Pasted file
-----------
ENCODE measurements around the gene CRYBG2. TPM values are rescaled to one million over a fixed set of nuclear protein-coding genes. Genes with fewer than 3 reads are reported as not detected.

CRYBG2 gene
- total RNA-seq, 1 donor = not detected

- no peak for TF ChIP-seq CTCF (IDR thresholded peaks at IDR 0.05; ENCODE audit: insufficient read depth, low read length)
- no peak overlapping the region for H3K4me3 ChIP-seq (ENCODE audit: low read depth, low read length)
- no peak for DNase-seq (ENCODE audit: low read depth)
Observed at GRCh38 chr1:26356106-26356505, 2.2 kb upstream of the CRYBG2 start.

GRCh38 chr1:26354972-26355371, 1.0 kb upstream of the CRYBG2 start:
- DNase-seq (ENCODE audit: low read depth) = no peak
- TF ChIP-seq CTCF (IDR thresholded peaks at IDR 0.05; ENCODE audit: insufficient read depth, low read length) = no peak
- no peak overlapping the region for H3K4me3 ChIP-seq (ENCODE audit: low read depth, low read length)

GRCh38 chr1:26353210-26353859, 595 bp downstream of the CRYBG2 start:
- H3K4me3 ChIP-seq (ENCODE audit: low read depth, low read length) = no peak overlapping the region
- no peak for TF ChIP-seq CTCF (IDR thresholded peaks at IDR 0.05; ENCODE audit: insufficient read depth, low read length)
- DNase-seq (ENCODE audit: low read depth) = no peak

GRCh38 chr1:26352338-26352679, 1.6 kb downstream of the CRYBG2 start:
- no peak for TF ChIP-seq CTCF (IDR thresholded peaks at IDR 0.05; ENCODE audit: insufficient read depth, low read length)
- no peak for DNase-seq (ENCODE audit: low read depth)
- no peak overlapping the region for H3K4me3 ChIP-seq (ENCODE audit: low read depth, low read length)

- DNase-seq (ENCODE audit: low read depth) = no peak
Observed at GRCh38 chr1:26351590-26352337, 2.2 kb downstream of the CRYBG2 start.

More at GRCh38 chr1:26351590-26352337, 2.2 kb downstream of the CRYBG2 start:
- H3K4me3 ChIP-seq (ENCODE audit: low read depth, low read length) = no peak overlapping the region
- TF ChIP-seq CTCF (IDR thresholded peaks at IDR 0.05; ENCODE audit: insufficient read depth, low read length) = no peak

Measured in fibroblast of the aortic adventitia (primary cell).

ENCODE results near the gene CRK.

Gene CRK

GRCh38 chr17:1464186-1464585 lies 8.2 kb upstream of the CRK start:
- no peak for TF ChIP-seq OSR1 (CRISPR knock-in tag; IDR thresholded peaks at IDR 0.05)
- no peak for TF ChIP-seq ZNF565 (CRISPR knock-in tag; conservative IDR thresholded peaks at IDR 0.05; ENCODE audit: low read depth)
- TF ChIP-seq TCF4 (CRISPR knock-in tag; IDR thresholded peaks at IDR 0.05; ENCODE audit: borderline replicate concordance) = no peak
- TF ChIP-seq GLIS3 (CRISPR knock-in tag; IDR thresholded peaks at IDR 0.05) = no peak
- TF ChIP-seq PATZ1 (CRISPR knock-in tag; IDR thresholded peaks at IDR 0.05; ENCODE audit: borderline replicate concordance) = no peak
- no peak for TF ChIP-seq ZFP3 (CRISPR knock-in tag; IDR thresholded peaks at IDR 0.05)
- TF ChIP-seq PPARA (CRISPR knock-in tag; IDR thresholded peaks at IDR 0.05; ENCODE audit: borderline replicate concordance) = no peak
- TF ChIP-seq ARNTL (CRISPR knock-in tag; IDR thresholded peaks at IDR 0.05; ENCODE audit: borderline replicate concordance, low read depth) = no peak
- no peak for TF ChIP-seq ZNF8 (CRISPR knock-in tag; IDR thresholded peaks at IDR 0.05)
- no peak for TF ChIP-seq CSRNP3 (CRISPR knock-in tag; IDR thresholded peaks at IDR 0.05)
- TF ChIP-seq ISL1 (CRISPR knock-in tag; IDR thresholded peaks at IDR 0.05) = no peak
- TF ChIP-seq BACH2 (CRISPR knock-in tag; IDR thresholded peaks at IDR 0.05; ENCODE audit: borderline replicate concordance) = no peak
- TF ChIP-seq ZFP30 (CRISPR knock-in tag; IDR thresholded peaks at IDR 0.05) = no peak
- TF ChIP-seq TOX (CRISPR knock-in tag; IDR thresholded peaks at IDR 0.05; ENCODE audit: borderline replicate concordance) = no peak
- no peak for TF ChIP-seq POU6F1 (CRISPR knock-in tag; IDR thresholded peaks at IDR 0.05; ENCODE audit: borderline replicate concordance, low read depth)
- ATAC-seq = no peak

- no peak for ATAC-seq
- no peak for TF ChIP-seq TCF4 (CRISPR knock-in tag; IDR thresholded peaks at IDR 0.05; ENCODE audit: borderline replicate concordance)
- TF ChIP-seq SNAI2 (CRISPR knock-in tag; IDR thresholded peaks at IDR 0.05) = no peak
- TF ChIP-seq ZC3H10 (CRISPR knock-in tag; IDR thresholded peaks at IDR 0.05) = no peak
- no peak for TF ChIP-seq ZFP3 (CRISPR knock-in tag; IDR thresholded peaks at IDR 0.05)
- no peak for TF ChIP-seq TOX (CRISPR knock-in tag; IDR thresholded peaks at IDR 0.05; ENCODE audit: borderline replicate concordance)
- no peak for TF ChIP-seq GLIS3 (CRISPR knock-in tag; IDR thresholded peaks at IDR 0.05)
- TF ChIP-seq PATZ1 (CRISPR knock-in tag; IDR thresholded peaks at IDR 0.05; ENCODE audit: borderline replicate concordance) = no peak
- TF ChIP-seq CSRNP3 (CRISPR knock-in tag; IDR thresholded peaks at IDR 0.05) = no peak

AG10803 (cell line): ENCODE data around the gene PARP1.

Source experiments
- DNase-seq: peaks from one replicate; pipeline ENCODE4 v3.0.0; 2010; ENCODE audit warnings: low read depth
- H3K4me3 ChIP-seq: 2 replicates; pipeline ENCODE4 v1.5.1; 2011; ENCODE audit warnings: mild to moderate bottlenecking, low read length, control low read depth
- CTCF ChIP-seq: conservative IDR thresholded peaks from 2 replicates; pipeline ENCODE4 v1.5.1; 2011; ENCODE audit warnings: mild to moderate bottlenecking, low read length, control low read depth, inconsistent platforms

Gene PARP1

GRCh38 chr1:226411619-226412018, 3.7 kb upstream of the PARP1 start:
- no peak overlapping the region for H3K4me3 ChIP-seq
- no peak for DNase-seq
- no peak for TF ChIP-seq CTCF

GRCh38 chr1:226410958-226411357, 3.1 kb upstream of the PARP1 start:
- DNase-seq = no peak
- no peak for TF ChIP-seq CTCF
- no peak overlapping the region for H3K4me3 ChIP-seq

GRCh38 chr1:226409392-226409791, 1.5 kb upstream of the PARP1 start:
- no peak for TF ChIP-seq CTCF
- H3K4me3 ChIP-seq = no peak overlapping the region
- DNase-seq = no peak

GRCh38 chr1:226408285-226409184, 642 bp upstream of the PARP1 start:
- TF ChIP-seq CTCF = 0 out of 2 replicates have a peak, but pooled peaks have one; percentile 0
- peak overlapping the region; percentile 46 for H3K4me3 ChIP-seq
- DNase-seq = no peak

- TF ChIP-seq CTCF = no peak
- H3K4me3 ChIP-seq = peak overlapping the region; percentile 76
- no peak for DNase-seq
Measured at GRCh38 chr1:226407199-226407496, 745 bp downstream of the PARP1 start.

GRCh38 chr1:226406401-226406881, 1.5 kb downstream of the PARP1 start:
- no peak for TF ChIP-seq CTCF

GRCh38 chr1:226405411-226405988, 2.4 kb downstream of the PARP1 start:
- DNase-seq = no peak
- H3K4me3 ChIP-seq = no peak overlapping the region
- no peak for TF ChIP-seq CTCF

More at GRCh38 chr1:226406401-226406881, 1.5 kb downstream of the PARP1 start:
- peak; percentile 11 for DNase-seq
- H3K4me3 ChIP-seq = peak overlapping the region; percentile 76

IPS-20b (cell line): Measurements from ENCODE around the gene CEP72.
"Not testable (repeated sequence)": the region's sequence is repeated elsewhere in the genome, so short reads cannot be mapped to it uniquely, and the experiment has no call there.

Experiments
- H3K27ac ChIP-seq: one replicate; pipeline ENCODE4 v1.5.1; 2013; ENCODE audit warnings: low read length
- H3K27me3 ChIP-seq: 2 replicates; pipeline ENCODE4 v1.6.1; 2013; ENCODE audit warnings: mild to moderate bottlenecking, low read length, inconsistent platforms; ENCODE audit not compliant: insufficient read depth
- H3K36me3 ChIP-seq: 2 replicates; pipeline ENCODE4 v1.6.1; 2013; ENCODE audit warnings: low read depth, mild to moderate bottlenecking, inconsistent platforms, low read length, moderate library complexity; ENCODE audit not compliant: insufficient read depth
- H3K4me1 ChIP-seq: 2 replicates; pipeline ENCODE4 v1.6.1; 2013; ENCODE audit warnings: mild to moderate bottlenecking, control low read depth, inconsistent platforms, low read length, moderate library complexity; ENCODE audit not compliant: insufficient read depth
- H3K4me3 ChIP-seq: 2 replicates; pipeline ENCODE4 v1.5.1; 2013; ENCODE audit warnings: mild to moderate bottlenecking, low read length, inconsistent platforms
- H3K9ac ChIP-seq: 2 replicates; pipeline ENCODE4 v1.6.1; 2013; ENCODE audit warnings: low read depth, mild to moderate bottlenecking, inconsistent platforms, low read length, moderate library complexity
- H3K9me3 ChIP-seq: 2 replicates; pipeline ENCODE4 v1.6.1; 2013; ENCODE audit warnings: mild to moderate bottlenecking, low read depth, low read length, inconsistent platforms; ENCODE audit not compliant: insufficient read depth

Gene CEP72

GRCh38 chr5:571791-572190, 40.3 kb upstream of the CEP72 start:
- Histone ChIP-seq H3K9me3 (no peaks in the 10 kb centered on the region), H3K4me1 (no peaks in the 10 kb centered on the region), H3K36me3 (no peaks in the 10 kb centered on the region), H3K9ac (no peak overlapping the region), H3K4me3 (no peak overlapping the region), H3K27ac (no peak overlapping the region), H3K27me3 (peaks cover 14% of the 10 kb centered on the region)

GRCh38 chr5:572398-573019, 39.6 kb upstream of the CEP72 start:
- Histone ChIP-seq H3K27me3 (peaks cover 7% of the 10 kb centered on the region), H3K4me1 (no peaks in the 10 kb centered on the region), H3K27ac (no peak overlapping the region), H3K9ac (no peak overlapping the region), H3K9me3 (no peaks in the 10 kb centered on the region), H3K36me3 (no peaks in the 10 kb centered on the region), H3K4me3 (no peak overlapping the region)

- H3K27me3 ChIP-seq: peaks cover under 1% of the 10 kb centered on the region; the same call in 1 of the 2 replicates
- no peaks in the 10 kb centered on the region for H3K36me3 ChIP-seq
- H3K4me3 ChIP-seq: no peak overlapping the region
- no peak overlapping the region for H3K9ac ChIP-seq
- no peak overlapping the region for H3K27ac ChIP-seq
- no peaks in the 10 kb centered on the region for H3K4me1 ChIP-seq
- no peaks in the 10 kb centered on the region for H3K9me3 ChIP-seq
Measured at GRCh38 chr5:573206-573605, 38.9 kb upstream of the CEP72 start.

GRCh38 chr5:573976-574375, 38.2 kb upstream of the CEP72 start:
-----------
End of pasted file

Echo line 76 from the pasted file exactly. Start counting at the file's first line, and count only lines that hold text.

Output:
- TF ChIP-seq CTCF = no peak